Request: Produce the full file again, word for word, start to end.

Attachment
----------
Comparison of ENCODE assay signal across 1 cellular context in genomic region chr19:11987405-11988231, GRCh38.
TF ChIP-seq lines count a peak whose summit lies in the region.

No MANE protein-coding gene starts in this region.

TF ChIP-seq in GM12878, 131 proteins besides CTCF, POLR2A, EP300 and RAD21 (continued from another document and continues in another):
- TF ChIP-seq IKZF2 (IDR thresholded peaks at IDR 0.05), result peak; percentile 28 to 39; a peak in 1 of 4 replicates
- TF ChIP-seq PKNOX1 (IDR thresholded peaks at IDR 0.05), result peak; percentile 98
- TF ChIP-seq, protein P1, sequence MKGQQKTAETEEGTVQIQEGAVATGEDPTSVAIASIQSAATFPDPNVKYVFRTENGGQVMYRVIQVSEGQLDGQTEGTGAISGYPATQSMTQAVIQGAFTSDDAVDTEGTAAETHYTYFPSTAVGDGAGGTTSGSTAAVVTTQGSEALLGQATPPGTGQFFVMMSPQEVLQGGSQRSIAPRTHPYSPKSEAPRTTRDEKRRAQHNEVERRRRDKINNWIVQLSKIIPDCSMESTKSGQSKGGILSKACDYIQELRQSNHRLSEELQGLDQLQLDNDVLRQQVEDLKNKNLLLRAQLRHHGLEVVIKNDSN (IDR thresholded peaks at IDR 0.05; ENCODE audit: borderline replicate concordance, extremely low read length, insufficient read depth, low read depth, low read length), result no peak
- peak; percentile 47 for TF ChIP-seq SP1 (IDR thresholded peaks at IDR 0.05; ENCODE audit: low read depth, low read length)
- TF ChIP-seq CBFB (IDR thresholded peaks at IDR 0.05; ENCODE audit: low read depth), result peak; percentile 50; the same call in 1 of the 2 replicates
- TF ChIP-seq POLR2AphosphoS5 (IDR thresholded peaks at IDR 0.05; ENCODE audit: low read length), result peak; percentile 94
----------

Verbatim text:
Comparison of ENCODE assay signal across 1 cellular context in genomic region chr19:11987405-11988231, GRCh38.
TF ChIP-seq lines count a peak whose summit lies in the region.

No MANE protein-coding gene starts in this region.

TF ChIP-seq in GM12878, 131 proteins besides CTCF, POLR2A, EP300 and RAD21 (continued from another document and continues in another):
- TF ChIP-seq IKZF2 (IDR thresholded peaks at IDR 0.05), result peak; percentile 28 to 39; a peak in 1 of 4 replicates
- TF ChIP-seq PKNOX1 (IDR thresholded peaks at IDR 0.05), result peak; percentile 98
- TF ChIP-seq, protein P1, sequence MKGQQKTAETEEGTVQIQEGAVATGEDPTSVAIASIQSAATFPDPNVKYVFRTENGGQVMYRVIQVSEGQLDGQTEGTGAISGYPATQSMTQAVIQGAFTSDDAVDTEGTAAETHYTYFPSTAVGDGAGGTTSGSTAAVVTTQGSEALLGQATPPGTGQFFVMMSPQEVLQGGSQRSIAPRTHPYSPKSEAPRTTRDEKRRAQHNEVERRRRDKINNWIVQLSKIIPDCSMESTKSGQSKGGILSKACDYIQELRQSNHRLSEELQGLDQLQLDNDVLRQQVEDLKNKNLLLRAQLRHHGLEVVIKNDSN (IDR thresholded peaks at IDR 0.05; ENCODE audit: borderline replicate concordance, extremely low read length, insufficient read depth, low read depth, low read length), result no peak
- peak; percentile 47 for TF ChIP-seq SP1 (IDR thresholded peaks at IDR 0.05; ENCODE audit: low read depth, low read length)
- TF ChIP-seq CBFB (IDR thresholded peaks at IDR 0.05; ENCODE audit: low read depth), result peak; percentile 50; the same call in 1 of the 2 replicates
- TF ChIP-seq POLR2AphosphoS5 (IDR thresholded peaks at IDR 0.05; ENCODE audit: low read length), result peak; percentile 94